Central Selkirk Avalanche and Snowpack Synopsis

Albert Creek South Columbia

Conor Hurley , Sunday 17th April, 2022 7:15AM

Here are some observations from April 9-16 at Selkirk Lodge. The weather was definitely a bit wintery, with overnight lows of -15. One conclusion was the snowpack has yet to transition from a winter to spring snowpack.

Our principal concern was cornice hazard. There were a number of sz 2.5 natural cornice releases in the local area —predominantly on ENE aspects. None of them triggered large slab avalanches, but they did entrain a fair bit of snow. The cornices are large and looming and their roots have been faceted by the recent cold temperatures.

Earlier in the week, we had light-moderate easterly winds that affected exposed surfaces in the alpine and loaded immediate lee features. However those wind slabs settled out and we observed no wind slab activity over the course of the week.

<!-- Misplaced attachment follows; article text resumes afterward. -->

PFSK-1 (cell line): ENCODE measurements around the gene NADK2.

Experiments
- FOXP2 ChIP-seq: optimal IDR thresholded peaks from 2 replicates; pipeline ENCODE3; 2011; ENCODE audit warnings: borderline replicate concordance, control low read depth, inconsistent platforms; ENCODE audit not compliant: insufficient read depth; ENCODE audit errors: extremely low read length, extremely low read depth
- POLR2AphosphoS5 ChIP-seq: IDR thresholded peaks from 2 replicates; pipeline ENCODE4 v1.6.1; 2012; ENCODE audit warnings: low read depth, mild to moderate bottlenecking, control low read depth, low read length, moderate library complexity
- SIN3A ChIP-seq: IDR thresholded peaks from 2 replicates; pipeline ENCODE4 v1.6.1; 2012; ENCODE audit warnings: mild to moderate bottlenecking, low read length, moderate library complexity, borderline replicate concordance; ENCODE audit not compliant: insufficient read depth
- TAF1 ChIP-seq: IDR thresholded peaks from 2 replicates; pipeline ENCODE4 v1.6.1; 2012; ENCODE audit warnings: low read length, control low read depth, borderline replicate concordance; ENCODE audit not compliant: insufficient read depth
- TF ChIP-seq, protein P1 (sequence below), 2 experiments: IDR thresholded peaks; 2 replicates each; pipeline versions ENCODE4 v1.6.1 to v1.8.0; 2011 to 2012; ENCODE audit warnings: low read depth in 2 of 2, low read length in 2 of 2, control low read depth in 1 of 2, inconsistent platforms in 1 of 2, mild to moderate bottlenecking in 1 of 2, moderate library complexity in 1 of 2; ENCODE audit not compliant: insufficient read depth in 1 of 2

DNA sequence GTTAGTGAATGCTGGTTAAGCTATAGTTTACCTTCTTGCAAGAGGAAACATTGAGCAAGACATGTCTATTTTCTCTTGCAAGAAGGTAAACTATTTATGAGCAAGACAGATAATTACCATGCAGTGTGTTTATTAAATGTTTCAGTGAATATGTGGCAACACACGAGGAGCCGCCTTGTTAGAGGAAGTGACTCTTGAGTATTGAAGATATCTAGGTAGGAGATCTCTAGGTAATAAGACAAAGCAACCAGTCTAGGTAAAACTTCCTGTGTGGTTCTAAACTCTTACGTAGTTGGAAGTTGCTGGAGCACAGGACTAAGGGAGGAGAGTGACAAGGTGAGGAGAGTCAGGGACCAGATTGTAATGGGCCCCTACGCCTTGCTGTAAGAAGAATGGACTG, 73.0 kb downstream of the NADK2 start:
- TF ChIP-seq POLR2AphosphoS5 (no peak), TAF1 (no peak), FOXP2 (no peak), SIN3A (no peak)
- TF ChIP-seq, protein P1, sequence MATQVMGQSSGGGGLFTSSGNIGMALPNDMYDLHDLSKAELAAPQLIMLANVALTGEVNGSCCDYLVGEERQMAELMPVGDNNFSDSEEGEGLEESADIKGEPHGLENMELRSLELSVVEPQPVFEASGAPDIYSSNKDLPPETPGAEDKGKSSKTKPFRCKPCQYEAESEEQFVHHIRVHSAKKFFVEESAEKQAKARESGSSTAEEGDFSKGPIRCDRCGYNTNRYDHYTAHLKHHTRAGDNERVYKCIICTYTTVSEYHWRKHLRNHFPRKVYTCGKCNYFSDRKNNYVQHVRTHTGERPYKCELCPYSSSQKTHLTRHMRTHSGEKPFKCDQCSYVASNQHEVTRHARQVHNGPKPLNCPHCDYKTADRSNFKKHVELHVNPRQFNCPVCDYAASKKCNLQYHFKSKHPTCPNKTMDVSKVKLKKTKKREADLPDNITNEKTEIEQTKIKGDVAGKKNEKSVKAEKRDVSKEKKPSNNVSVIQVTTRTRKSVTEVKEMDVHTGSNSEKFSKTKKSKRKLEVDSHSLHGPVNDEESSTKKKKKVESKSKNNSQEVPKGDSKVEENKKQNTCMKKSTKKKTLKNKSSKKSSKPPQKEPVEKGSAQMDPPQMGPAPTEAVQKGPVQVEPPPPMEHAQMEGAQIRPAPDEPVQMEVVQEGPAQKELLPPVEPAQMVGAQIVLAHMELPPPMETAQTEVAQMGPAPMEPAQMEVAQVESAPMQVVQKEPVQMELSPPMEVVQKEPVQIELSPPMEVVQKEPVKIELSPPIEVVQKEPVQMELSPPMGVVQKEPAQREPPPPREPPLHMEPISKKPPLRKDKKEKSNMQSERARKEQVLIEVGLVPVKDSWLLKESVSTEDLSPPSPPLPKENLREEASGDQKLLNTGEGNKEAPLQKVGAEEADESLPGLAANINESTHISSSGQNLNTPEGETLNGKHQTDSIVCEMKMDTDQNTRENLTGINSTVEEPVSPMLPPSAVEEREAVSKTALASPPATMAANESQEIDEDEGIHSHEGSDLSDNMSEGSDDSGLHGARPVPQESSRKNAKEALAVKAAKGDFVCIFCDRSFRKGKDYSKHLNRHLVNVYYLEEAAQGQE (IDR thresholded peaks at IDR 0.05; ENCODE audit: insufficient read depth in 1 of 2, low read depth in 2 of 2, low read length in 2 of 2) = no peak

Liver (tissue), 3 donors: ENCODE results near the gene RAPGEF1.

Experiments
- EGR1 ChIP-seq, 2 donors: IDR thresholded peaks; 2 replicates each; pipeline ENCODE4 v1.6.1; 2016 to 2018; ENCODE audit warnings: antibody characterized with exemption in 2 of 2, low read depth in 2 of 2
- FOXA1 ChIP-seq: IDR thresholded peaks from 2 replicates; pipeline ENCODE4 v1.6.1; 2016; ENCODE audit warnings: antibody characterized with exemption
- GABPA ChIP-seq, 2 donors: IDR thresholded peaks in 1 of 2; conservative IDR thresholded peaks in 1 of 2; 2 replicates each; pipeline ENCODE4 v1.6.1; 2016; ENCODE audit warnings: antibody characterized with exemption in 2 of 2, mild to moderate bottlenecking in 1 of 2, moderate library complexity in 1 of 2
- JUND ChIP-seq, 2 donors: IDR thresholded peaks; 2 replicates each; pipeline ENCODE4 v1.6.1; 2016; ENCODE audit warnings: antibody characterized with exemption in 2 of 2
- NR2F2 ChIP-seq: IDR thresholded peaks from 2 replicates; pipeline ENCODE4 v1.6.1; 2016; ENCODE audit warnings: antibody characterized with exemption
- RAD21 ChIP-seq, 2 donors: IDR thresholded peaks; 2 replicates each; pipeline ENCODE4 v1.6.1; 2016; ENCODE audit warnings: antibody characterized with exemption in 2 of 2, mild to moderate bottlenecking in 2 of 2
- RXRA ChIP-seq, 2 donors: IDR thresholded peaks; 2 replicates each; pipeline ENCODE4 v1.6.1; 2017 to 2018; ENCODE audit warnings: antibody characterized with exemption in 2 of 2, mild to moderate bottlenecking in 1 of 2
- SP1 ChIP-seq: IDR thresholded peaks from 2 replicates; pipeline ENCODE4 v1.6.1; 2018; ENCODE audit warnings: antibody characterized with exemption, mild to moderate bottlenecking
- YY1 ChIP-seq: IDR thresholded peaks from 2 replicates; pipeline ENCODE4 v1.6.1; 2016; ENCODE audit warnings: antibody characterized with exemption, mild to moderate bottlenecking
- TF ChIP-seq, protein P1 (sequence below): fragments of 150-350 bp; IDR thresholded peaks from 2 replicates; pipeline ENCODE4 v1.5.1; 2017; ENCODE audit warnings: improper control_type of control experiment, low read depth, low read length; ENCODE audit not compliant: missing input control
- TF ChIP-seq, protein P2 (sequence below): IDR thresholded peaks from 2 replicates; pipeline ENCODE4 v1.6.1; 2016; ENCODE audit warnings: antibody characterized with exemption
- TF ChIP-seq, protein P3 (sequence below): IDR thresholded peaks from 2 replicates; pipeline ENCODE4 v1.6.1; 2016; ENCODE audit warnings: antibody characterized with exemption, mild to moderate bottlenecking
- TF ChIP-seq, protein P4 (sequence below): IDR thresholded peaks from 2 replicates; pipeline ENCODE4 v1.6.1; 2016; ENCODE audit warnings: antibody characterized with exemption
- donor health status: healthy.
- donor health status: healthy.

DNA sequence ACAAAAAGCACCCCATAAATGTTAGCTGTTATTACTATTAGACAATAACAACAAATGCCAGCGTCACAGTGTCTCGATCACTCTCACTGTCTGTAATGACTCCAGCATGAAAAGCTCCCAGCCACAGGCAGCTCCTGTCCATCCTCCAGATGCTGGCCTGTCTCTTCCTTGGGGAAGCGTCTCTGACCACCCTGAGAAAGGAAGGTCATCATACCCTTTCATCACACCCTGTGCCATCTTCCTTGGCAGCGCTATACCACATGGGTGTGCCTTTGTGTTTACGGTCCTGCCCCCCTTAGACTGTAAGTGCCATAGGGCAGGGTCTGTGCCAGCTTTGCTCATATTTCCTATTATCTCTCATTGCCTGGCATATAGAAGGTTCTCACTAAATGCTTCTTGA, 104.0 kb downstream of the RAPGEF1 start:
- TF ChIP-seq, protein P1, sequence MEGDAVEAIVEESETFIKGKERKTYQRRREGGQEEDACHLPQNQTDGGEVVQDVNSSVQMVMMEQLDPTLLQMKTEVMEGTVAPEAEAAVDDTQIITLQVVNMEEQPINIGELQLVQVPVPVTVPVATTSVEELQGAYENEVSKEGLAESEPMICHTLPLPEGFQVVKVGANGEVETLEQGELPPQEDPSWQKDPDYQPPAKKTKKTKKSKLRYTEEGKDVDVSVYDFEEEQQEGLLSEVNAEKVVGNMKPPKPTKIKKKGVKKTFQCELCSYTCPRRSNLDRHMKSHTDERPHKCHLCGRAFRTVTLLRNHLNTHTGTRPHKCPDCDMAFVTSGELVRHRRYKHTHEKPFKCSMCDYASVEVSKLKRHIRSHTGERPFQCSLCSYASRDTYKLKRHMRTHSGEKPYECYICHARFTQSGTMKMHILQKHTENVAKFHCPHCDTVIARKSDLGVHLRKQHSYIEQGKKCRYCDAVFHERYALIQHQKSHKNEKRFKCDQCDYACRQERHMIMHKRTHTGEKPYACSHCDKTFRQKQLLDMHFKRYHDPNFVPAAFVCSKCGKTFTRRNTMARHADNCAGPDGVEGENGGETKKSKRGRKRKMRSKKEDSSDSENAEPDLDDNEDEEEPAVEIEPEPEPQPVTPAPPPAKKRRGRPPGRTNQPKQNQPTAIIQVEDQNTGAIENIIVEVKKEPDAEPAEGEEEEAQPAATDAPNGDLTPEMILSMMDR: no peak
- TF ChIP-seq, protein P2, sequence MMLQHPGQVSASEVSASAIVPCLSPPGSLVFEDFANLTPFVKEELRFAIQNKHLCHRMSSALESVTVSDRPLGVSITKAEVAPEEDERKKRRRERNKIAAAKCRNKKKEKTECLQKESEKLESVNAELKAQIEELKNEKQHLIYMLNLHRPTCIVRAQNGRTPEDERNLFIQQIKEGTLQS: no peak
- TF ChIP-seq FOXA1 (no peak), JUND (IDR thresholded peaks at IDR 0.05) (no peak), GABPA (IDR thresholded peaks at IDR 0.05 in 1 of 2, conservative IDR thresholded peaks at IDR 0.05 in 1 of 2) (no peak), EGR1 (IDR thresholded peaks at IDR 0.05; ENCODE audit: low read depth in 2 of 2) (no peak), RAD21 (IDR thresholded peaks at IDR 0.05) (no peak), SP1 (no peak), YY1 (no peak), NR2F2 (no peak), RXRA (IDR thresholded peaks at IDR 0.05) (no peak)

Cold temps faceted the surface snow and preserved ski quality from E-NW aspects. We observed 2-3mm SH in sheltered alpine and treeline features and on a crust in some areas. This was buried by overnight flurries on April 16. Approximately 5-10cm of facets overlie the April 8 interface. The March 30th MFcr exists up to 2200m on non solar aspects (mountain top on solar aspects) and is down approximately 60-70cm with facets above and below.

HS on the glaciers was 350cm+ and the crevasses appeared to be well bridged in most places. Solar aspects are still a ways from being corn. Most have a 2-3 cm MFcr over 5cm of facets over the April 8 MFcr.

Ultimately, we had some incredible ski conditions and a great week of ski touring.

Source: Mountain Conditions